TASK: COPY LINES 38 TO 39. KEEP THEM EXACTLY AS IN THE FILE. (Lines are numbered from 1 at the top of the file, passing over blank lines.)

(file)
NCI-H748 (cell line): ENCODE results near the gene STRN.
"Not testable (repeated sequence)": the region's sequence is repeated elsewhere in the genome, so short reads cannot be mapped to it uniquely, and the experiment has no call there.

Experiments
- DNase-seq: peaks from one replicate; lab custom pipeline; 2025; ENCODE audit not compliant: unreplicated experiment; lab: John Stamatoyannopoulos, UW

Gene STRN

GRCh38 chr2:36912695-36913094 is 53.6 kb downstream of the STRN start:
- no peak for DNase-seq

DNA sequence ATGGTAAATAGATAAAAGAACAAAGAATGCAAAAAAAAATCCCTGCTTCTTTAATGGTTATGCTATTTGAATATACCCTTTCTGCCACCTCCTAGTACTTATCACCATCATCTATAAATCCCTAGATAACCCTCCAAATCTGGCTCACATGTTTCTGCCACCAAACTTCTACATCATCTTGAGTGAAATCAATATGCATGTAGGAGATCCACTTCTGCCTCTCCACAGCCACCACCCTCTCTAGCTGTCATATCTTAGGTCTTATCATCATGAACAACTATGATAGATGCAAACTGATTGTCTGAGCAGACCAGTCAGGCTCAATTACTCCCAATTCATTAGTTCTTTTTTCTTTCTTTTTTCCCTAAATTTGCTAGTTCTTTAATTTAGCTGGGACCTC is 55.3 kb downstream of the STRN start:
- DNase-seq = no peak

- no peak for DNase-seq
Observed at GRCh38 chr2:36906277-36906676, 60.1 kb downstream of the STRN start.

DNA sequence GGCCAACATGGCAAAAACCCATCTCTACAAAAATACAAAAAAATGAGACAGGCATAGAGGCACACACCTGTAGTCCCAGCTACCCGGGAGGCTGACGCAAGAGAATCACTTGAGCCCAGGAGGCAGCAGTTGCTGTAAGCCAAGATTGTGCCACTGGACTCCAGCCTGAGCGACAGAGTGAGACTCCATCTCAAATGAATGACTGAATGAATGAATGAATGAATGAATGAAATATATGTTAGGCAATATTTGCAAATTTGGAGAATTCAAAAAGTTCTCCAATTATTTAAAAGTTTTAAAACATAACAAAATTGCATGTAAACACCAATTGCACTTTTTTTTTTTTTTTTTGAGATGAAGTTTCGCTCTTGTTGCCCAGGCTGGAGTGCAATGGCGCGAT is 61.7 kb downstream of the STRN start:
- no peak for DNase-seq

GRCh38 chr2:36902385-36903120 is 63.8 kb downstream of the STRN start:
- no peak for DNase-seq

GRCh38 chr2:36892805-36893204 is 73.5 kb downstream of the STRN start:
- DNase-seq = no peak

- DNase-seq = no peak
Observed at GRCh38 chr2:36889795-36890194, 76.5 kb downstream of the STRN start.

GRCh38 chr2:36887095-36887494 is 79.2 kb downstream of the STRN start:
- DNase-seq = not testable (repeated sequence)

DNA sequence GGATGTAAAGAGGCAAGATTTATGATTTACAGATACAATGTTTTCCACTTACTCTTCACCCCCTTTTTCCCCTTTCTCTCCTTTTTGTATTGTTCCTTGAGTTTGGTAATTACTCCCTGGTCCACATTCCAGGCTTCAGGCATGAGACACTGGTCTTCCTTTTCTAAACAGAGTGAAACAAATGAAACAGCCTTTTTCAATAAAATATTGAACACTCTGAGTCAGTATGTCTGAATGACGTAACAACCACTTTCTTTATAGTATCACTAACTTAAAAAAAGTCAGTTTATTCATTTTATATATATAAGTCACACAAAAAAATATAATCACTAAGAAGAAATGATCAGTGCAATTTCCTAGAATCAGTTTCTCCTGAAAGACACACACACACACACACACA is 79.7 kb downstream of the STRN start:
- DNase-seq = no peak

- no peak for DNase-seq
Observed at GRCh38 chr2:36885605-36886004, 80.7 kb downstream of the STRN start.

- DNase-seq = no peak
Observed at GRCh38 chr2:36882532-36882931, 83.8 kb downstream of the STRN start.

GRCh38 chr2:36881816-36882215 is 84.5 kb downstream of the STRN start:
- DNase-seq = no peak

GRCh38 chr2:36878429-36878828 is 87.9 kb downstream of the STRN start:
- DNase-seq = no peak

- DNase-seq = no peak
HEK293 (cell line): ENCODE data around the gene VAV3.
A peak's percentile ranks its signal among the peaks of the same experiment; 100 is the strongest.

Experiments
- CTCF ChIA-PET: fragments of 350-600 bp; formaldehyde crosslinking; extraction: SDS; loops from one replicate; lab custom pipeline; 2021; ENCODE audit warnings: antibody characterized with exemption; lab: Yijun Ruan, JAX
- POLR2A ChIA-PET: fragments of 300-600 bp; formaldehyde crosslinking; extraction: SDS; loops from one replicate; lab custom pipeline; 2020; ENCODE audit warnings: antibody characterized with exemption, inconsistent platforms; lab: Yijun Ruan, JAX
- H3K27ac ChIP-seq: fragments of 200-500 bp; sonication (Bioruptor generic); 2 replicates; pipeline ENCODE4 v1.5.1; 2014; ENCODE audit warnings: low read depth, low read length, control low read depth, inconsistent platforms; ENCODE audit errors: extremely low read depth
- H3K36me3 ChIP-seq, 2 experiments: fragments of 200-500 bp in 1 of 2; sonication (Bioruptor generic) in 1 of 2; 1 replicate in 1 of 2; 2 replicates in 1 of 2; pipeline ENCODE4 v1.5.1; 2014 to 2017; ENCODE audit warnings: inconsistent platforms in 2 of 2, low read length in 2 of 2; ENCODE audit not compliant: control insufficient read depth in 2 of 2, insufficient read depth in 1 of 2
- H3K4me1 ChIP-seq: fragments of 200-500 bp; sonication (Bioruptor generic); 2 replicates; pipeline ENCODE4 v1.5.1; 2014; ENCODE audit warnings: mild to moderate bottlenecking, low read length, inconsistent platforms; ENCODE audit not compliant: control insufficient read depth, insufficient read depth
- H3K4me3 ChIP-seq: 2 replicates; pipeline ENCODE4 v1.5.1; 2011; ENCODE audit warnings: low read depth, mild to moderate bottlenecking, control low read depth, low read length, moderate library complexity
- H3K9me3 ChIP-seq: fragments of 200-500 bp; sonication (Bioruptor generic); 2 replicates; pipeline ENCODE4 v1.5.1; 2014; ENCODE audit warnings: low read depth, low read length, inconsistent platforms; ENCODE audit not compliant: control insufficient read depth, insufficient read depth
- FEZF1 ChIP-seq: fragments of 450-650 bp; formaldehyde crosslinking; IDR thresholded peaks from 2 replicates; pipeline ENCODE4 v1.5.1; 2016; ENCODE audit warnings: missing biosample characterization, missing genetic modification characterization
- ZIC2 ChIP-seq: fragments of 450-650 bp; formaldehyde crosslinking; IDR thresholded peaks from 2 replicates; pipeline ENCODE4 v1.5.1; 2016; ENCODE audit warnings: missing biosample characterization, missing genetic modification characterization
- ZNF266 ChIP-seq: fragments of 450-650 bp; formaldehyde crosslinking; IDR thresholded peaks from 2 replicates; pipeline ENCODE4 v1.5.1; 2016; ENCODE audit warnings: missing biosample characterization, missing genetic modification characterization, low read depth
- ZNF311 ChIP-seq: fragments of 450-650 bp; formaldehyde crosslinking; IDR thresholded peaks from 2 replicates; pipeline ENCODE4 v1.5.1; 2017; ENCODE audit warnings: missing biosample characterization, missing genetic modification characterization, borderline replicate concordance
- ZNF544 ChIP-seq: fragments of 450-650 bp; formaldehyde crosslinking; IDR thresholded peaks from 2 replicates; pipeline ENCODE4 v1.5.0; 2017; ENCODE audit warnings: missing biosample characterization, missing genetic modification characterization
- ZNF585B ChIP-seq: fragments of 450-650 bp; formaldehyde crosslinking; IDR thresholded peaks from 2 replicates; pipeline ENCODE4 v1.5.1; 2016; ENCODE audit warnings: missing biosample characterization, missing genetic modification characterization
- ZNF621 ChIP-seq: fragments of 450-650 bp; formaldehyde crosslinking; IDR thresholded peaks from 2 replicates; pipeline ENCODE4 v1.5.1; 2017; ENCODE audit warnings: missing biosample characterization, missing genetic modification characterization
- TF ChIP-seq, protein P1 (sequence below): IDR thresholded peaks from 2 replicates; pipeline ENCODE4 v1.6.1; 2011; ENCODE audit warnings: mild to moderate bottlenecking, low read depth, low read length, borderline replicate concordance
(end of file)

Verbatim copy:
- H3K27ac ChIP-seq: fragments of 200-500 bp; sonication (Bioruptor generic); 2 replicates; pipeline ENCODE4 v1.5.1; 2014; ENCODE audit warnings: low read depth, low read length, control low read depth, inconsistent platforms; ENCODE audit errors: extremely low read depth
- H3K36me3 ChIP-seq, 2 experiments: fragments of 200-500 bp in 1 of 2; sonication (Bioruptor generic) in 1 of 2; 1 replicate in 1 of 2; 2 replicates in 1 of 2; pipeline ENCODE4 v1.5.1; 2014 to 2017; ENCODE audit warnings: inconsistent platforms in 2 of 2, low read length in 2 of 2; ENCODE audit not compliant: control insufficient read depth in 2 of 2, insufficient read depth in 1 of 2